But the Burgemeester eventually closed down the Hells Angels club; it became a crèche, fronted by a lovely playground where little kids can scream their lungs out under my window - just what I need when studying a pianissimo passage in a new performance score. Across the street is a thriving "koffie-shop" (read softdrugs-café), where noisy motorbikes come and go continually, presumably as drugs couriers. 
Those early days when my studio was still fairly uncluttered, with some of my early sketches of the Netherlands Dance Theater on the wall.

An artist's creative space should be an inspirational and private place where miracles can happen, despite frustrating intrusions from without and within. It takes great determination to protect your spiritual space. My studio has many colourful memories, creative, romantic, disappointing and exciting. What a joy it is then to occasionally receive such support as this unforgettable loving message from Yehudi Menuhin that I received on arrival at the studio in 1991. How happy he would have been to see me recently, making plans in the studio with violinist Daniel Hope for performances together.

My studio is seven metres long, so that determined the length of my biggest painting ever, a mural in acrylic for the Netherlands Dance Theater, eight panels painted flat on the floor in 1987, stepping stones to leap across like a dancer, later to be cut and to hang free from the wall. 
I've welcomed many visitors, to choose a painting, for a workshop, or even to turn the place upside down, like the BBC film crew directed by the wonderful Jonathan Fulford, to make a documentary around my Concerto for Paintbrush and Orchestra, a 1993 performance with the CBSO and Sir Simon Rattle in Symphony Hall Birmingham. Oh man, we were all twenty-five years younger then! The renowned film-maker Dick Kuijs (second from right) has been in and out of the studio many times, making a new documentary of my life painting music, hopefully to be finished in 2018.   
An unexpected surprise was a recent visit by the pianists Rokas Zubovas and his wife Sonata Zubovienė. Rokas is the great-grandson of musician/painter M.K. Čiurlionis, so I just had to give them a few glimpses of my first experiments with live kinetic painting with The Sea by Čiurlionis, for performance with the CBSO in Birmingham in the 2018/19 season. He loved it.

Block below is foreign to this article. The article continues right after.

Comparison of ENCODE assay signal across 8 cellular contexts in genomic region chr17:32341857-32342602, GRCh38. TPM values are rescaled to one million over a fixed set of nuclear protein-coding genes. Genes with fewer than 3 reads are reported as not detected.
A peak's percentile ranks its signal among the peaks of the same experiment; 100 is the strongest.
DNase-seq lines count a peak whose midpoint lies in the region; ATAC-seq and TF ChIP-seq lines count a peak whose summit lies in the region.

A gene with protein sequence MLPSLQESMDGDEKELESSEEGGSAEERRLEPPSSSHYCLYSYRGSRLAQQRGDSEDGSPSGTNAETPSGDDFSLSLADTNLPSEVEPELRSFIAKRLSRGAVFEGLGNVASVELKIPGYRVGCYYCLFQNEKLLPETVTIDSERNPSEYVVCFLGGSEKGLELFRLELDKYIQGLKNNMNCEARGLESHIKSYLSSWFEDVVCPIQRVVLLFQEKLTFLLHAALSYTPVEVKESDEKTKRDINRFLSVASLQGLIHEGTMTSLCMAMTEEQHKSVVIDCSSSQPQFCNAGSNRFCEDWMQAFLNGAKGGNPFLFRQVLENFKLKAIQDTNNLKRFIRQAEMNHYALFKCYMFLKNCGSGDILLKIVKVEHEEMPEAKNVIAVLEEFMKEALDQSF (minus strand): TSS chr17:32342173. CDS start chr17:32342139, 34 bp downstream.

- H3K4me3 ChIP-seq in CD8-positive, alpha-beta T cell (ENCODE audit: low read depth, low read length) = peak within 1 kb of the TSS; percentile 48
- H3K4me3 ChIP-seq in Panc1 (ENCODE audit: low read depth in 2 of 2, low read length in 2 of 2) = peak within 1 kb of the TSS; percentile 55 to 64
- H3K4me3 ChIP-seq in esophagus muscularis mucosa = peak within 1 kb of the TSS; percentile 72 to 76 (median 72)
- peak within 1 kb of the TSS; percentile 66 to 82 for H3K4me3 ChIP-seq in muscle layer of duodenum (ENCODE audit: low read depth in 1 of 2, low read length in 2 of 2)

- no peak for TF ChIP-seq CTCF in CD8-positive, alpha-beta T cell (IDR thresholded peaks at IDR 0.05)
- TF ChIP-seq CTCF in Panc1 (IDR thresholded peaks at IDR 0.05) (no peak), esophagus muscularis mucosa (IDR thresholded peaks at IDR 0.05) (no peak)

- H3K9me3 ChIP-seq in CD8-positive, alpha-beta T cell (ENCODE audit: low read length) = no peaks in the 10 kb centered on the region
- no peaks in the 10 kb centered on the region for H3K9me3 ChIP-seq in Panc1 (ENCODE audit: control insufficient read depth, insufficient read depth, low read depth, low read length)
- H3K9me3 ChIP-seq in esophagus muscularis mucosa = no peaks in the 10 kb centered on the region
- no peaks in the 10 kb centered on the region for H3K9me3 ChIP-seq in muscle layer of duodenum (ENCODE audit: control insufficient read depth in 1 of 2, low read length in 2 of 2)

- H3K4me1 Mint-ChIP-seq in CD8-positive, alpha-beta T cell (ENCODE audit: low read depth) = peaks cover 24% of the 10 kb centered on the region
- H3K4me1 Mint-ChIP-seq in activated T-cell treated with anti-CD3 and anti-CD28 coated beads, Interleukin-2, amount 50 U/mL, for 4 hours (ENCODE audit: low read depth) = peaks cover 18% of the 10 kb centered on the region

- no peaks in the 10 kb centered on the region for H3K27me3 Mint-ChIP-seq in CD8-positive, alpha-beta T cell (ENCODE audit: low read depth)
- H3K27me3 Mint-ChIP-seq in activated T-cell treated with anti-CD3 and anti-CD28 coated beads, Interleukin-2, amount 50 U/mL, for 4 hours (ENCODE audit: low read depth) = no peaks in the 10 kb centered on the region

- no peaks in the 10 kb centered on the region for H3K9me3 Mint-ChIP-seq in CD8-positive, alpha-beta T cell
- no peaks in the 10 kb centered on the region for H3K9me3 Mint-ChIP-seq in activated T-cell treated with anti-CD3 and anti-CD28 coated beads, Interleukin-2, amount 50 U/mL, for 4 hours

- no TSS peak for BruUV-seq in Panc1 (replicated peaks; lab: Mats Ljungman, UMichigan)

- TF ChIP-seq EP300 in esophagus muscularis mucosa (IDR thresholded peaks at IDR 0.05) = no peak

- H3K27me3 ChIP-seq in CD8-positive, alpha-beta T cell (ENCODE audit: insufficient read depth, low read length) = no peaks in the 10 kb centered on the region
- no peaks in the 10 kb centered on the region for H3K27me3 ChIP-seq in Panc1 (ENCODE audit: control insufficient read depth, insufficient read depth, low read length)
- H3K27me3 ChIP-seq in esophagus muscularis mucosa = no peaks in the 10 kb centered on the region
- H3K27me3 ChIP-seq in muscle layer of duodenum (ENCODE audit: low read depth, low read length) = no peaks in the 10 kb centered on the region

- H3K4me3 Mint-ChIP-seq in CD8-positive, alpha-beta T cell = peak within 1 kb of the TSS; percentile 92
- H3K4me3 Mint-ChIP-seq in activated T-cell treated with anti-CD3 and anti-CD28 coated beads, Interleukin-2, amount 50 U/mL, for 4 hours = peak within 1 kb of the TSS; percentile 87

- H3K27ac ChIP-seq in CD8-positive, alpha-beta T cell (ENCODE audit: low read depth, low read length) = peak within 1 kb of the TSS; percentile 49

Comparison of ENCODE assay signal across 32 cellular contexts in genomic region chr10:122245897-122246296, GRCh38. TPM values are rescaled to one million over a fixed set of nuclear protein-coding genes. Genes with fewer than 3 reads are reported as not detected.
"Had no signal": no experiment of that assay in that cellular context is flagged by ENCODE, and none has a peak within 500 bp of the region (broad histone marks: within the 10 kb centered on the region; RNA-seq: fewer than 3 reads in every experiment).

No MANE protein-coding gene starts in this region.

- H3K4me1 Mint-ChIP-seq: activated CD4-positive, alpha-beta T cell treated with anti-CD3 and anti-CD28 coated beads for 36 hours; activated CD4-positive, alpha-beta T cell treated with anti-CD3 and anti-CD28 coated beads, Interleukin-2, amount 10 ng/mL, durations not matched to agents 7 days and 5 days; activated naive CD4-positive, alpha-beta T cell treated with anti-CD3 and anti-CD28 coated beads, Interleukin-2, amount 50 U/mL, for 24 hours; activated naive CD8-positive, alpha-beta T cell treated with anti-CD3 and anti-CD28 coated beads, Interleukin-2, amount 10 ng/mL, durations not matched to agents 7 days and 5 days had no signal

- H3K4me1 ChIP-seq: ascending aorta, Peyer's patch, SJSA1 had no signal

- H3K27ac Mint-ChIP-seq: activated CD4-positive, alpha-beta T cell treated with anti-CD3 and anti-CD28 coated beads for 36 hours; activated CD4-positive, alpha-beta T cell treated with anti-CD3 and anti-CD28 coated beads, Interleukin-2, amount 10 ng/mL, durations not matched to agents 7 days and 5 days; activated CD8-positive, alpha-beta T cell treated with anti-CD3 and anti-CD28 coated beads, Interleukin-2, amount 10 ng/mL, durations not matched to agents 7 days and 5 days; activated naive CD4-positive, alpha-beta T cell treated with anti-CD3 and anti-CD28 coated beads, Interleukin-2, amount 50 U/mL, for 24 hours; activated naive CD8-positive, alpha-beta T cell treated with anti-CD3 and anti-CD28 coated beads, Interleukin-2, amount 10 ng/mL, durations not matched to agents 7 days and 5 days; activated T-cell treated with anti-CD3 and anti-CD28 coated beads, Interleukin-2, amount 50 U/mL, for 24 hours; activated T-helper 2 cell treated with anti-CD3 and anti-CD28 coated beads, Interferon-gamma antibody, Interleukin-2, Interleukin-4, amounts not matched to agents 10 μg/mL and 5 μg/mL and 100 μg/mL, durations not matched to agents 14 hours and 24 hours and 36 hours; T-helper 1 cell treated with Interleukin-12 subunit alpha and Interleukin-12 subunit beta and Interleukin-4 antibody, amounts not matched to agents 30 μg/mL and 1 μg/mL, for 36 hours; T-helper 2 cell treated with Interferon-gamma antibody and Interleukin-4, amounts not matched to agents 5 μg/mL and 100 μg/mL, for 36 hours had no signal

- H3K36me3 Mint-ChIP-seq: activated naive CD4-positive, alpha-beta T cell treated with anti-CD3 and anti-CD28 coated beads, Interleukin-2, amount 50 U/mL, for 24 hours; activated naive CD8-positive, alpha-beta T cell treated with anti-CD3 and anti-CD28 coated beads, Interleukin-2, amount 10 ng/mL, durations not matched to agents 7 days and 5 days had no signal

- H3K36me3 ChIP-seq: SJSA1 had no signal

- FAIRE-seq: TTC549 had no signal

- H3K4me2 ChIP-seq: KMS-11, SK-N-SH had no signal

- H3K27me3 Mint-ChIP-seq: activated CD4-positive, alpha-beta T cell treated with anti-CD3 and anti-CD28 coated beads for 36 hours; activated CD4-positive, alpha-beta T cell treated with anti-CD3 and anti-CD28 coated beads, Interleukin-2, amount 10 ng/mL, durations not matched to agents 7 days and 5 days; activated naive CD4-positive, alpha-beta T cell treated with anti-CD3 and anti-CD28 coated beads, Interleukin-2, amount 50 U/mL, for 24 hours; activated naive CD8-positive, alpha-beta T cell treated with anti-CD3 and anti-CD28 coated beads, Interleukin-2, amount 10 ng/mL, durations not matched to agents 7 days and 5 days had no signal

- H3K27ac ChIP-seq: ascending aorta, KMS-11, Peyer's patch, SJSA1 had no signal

With windows high up on the second floor, the studio has a good natural lightfall, ideal for studies of the nude model or for a portrait.
 
But I can also create absolute blackout for projections of live kinetic painting in rehearsal.
Tamara Hoekwater improvising in my flowing colours with "Bésame Mucho"

I'm grateful for my special space. It holds the vibes of wonderful memories, the throes of creativity and the joys of sharing some of the results, now spread worldwide in good homes or on internet at www.normanperryman.com
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Monday, 8 January 2018

Art is in Residence


Art is in Residence 
at the Zürich Chamber Orchestra

I feel most honoured that my friend Daniel Hope, music director of the Zürich Chamber Orchestra, has asked me to join a number of distinguished artists such as actress Katja Riemann, choreographer Heinz Spoerli, photographer David Yarrow and others in his series Art is in Residence. Last season also saw the legendary actor Klaus Maria Brandauer as the Narrator of The Soldier's Tale. 

So I'm looking forward to the challenge of an audio-visual premiere on January 30th. in the Maag-Areal Hall, Zürich (here's the linkwhen I paint live to the music of Stravinsky's "Basler" Concerto in D for strings (not to be confused with his Violin Concerto), conducted by Jukka-Pekka Saraste. Several ballet versions have been mounted to this work, but this must be a first with live kinetic painting.
The first page Vivace, with the violas providing the calligraphy
Daniel shares my conviction that the juxtaposition of music with other art forms often results in an extraordinary synthesis that is enlightening  and enjoyable for artists and audience alike. 
Asymmetric abstract shapes, reflecting some of the interrupted rhythms.

Commissioned by Paul Sacher in 1946, a year after Stravinsky was given American citizenship, this is not a well-known work. Yet it's bright, accessible, nostalgic, virtuosic. Typically Stravinsky, it's full of interrupted rhythms and changing time signatures - a bit like a box of crazy bonbons - you are just enjoying one when the next one steals your attention, but you can't quite figure out what the centre is. Actually I found it quite difficult to memorise. Maybe no problem for a professional musician, but my instrument is the paintbrush! I had to design a choreography of brushstrokes that somehow reflect the score, provide its colour and dynamic and be executed in "real time", or instantaneously. Total madness! When you first look at the score you think oh no! But after endless practice I don't have to count anymore - the whole thing is flowing through my veins and my fingers will know what to do.
Below: Eight different time signatures in eleven bars of my annotated score! Don't even try to count them. Above: Sudden blobs of purple at number 34, streaking out then sadly softening.

Perhaps through his best-known works: the three ballets Petrushka (1910), Firebird (1911), and The Rite of Spring (1912), resulting from his collaboration with the celebrated impresario Sergei Diaghilev, Stravinsky became the classic twentieth-century example of music- theatre. He brought together the art forms of painting, choreography, story-telling and music as one total work of art: Gesamtkunstwerk.

The surprisingly gentle lilting second movement (Arioso). Perhaps tongue in cheek, before we are jerked awake by the energy of the violas in the final Allegro Rondo.

Even the First World War couldn't silence him - isolated in Switzerland in 1918, he fused poetry, dramatic narration and music into The Soldier's Talethat I hope to perform on June 23rd. in the Essen Philharmonie with Daniel Hope, who will not only play the violin part, but make his acting debut in the role of the Soldier.  
  The rather neurotic splayed brush, twisting and dabbing, having fun with the sienna splatters towards the end of the final movement.